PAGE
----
As this historic mayoral preliminary election began to approach its endpoint, the candidates touted their contrasting visions of the city’s future.
Michelle Wu talked about thinking big and meeting the moment. Andrea Campbell highlighted her decisiveness and willingness to make bold decisions. Annissa Essaibi George talked about being a former Boston Public Schools teacher and a mom. Kim Janey’s closing argument revolved around having lived the challenges voters were facing in this time of rising inequality. John Barros spoke of his Roxbury roots and commitment to community.
In different ways, all of them were addressing the big, unspoken question looming over this election. Yes, Boston is clearly a city on the cusp of change. But how much change do voters really want?
Given the field — all five of the major candidates were people of color and four were women — this was always going to be an election that reflected a changing city. But how changed is it, politically?
An answer came last night with Wu’s impressive win in the preliminary. She appears to have trounced a strong field, and performed well across the city in the process, according to unofficial tallies.
On Monday, addressing a group of reporters outside her Jamaica Plain headquarters, Wu seemed confident that her campaign spoke to this moment in Boston’s history.
“We’ve been at this since September of last year. This is about building coalitions so that every single community sees themselves reflected in the decisions that get made. We have a bold vision. We have a long track record of having gotten things done because of this coalition work.”
It’s easy to forget that this campaign started before Marty Walsh was nominated to become secretary of labor, back when City Councilors Wu and Campbell decided to do the nearly unthinkable and challenge a popular sitting mayor.
But a year later, their gambles look inspired. Wu roared into Tuesday’s preliminary polling well ahead of her rivals, while Campbell was making a strong bid for the other spot in the November final.
Wu’s eight-year journey from political unknown to serious mayoral contender has been a remarkable one.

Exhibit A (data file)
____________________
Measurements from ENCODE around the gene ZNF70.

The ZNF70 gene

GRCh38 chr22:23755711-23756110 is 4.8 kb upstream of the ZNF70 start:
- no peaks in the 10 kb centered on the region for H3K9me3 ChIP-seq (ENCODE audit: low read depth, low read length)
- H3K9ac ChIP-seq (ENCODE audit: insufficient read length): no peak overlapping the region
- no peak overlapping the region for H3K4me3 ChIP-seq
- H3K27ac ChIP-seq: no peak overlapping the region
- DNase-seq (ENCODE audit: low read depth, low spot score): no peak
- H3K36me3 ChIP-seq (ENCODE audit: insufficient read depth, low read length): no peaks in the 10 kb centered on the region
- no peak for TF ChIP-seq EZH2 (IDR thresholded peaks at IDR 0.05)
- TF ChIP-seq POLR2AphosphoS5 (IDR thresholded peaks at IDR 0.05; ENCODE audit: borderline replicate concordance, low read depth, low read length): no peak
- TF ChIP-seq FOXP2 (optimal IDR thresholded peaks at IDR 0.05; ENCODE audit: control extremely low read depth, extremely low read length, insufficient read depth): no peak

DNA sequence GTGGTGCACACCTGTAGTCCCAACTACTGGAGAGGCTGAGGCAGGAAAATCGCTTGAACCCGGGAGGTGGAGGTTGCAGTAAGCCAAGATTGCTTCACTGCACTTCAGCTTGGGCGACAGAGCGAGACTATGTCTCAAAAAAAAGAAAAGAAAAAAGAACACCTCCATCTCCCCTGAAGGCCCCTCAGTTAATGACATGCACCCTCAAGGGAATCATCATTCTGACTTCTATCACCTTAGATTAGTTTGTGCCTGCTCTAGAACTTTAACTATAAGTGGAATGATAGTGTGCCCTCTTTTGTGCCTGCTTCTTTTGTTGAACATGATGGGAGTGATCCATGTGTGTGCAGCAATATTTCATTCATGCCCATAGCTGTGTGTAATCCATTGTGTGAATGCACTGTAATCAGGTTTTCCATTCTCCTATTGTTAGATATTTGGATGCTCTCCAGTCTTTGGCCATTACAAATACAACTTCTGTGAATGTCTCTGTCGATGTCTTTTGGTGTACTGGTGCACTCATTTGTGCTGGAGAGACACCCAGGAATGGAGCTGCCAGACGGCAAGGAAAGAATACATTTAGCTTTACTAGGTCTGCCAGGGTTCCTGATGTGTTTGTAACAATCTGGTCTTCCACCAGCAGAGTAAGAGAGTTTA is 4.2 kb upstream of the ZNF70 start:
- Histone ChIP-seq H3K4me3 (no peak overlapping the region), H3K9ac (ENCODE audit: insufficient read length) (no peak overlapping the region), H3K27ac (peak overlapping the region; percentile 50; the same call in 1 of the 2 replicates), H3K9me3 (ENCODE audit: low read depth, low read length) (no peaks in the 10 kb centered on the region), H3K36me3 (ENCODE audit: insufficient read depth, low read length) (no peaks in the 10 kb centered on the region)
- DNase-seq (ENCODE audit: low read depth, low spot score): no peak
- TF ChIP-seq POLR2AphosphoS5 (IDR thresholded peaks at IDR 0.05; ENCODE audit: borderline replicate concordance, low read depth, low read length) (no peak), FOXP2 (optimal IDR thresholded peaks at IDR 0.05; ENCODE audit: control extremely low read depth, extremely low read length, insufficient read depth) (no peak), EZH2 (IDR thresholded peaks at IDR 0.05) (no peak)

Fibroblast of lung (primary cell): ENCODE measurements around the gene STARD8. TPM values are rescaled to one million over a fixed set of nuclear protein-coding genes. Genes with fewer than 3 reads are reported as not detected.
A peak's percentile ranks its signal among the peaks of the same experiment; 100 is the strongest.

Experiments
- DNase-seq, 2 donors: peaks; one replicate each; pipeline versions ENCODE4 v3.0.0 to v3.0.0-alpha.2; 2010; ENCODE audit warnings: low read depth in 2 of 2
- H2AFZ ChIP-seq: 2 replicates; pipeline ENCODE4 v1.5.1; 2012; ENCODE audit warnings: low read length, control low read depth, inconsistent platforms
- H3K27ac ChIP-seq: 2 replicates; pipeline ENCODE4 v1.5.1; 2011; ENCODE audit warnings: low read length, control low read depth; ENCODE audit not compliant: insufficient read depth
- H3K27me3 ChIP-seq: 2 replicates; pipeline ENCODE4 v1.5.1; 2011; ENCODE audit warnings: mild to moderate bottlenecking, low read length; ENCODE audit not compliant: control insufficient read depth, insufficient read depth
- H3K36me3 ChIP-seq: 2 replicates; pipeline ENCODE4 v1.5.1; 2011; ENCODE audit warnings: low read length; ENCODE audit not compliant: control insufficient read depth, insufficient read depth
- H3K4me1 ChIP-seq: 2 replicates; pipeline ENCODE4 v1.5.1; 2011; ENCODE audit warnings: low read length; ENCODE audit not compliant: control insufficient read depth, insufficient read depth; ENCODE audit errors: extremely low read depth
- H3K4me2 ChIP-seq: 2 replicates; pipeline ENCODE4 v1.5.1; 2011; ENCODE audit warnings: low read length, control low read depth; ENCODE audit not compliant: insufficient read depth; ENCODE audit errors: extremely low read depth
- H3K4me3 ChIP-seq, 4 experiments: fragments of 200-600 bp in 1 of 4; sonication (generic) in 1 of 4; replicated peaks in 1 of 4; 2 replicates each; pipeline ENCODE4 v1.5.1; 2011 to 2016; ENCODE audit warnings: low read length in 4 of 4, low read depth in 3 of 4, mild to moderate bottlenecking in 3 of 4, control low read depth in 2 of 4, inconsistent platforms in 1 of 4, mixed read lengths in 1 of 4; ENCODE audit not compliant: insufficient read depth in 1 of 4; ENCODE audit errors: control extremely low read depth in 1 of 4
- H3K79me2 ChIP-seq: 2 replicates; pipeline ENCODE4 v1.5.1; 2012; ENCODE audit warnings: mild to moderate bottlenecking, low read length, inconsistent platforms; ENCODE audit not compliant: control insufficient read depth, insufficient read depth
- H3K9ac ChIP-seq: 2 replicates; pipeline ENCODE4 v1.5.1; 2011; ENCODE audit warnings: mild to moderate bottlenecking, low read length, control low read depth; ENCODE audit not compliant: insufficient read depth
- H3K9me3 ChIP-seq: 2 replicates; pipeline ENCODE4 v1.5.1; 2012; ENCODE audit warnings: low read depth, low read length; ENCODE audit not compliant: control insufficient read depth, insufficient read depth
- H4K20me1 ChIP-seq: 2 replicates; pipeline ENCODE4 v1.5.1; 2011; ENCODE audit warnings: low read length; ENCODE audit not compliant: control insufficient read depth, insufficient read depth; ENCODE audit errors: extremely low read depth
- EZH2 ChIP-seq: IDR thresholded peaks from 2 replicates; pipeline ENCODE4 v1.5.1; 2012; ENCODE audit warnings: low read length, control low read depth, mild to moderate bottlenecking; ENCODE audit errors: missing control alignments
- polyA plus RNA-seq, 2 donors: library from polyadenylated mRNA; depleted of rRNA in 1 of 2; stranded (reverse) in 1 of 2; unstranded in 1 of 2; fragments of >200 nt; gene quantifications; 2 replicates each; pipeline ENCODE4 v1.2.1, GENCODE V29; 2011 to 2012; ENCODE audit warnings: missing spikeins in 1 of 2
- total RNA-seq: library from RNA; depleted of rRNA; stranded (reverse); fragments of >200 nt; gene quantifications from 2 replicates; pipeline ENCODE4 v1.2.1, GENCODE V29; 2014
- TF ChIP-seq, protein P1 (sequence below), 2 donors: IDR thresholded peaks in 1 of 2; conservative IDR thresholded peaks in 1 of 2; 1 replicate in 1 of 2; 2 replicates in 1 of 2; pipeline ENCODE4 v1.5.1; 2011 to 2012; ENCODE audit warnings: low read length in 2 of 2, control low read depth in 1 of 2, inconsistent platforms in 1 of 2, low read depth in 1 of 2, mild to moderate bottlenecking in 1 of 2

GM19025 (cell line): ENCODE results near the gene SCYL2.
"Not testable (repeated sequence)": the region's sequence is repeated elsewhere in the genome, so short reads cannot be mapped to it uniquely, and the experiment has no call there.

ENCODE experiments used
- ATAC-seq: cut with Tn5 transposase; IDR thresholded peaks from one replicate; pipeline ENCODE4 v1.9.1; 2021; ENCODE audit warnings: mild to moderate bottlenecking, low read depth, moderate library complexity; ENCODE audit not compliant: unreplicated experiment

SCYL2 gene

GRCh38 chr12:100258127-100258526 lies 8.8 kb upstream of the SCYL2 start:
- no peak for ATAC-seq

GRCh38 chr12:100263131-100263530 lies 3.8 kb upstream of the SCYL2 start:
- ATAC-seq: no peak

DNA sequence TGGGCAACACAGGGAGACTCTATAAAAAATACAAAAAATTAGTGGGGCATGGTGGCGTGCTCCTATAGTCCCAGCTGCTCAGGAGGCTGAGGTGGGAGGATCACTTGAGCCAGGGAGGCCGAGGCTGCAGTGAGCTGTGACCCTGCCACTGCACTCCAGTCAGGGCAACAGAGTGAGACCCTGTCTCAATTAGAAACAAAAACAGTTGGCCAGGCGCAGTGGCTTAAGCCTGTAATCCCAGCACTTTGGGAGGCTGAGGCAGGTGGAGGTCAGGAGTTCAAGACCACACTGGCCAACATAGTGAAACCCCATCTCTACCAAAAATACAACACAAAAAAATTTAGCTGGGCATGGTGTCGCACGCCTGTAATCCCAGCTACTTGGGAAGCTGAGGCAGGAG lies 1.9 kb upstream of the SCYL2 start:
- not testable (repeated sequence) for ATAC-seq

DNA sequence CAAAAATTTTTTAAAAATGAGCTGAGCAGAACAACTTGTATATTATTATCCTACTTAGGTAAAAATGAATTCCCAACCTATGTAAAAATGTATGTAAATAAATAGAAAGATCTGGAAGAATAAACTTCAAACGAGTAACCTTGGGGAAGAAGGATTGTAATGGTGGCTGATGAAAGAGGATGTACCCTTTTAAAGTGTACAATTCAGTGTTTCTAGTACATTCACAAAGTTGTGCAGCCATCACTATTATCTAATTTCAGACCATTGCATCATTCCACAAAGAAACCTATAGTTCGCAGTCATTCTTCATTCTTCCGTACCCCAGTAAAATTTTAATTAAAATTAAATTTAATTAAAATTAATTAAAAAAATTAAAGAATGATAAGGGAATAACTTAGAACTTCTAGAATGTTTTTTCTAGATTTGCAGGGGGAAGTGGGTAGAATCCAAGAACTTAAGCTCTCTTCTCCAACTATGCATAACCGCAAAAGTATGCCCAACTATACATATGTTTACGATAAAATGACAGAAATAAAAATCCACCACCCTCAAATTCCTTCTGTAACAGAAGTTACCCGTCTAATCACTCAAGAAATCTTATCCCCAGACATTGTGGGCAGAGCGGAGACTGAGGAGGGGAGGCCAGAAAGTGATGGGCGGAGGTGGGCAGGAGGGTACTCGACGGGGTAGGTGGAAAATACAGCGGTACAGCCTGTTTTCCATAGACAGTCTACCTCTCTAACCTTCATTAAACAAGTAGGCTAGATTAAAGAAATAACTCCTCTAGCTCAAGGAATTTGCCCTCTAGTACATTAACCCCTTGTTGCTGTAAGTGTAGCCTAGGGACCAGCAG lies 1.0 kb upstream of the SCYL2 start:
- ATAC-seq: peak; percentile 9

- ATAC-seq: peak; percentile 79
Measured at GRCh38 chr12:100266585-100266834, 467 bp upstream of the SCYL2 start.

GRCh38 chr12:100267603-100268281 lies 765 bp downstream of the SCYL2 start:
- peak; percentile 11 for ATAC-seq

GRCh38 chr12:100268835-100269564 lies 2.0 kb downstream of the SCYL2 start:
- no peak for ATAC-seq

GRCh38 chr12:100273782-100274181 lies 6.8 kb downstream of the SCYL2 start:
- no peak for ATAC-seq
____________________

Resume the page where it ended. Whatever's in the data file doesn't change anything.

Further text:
When she launched her first bid for City Council, in 2013, she had a number of strikes against her. She was a woman, running to join a body then dominated by men. She was a native a of Chicago, running in a city with little history of electing leaders who weren’t from here. (Ayanna Pressley, another Chicago native, being a notable exception.) Though she had served a stint in the Menino administration and worked on Elizabeth Warren’s first US Senate campaign, virtually no one knew who she was.
But Wu topped the ticket in her first campaign and two years later became the first woman of color elected council president. Along the way, she methodically built a citywide organization that was expected to pay off handsomely on Tuesday.
Essaibi George entered the race best poised to assemble the coalition that elected Walsh — a labor-dominated, largely white base anchored in neighborhoods like her native Dorchester, South Boston, and West Roxbury. They are the city’s most consistent reliable voters, and in a low-turnout race like this one, they are gold.
They are also, I would argue, the voters least in favor of sweeping change — partly because they are the ones best served by the status quo. They don’t want to hear about police reform. They don’t much care about the ethnic makeup of the city’s exam schools. They have seen their homes skyrocket in value over the past 10 to 15 years. If stability was what you were after, Essaibi George was your choice.
This was supposed to be the election in which Boston stood a realistic chance of losing its standing as one of the few major cities that has never elected Black mayor.
But Janey and Campbell — both district councilors until Janey’s move to acting mayor — both faced the daunting task of introducing themselves to thousands of voters who knew relatively little about them.
Campbell ran an inspired campaign — some of it built on causes she championed for years on the city council, particularly police reform And some of it built on critiquing what she clearly viewed as the lackluster leadership of Janey, especially in addressing the pandemic.
She made the probably correct calculation that there wasn’t room for both of them in the final. By Tuesday, though, the question was whether there would be room for either of them, whether Campbell’s late momentum could carry her into the final. A final without a Black candidate will come as a bitter defeat to many, especially given Janey’s position entering the race.
Wilnelia Rivera, a political consultant who was not working for any candidates in this race, said both Janey and Campbell should hold their heads high. “What I’m not going to do is define either of them by this result. They were competing, they had a plan, and they put it out there.”
Yet neither will advance to the final — a sobering fact in a city still struggling under the weight of a reputation for being less than inclusive.
“What I think is important for Black voters to understand is that it’s a multiracial city with multigenerational dynamics,” Rivera said. “Regardless of who gets to the final, there will be an accountability we haven’t had before.”
Obviously, historic change is still coming — but likely in a different form than some voters had hoped.
Indeed, the final round of this election — if the results hold — now offers the intriguing matchup of the candidate calling for sweeping reforms (Wu) against the candidate with the smallest ideas in the field (Essaibi George.)
After 30 years of cautious, caretaker mayors, change itself promises to be on the ballot in November. That alone will make for a race to remember.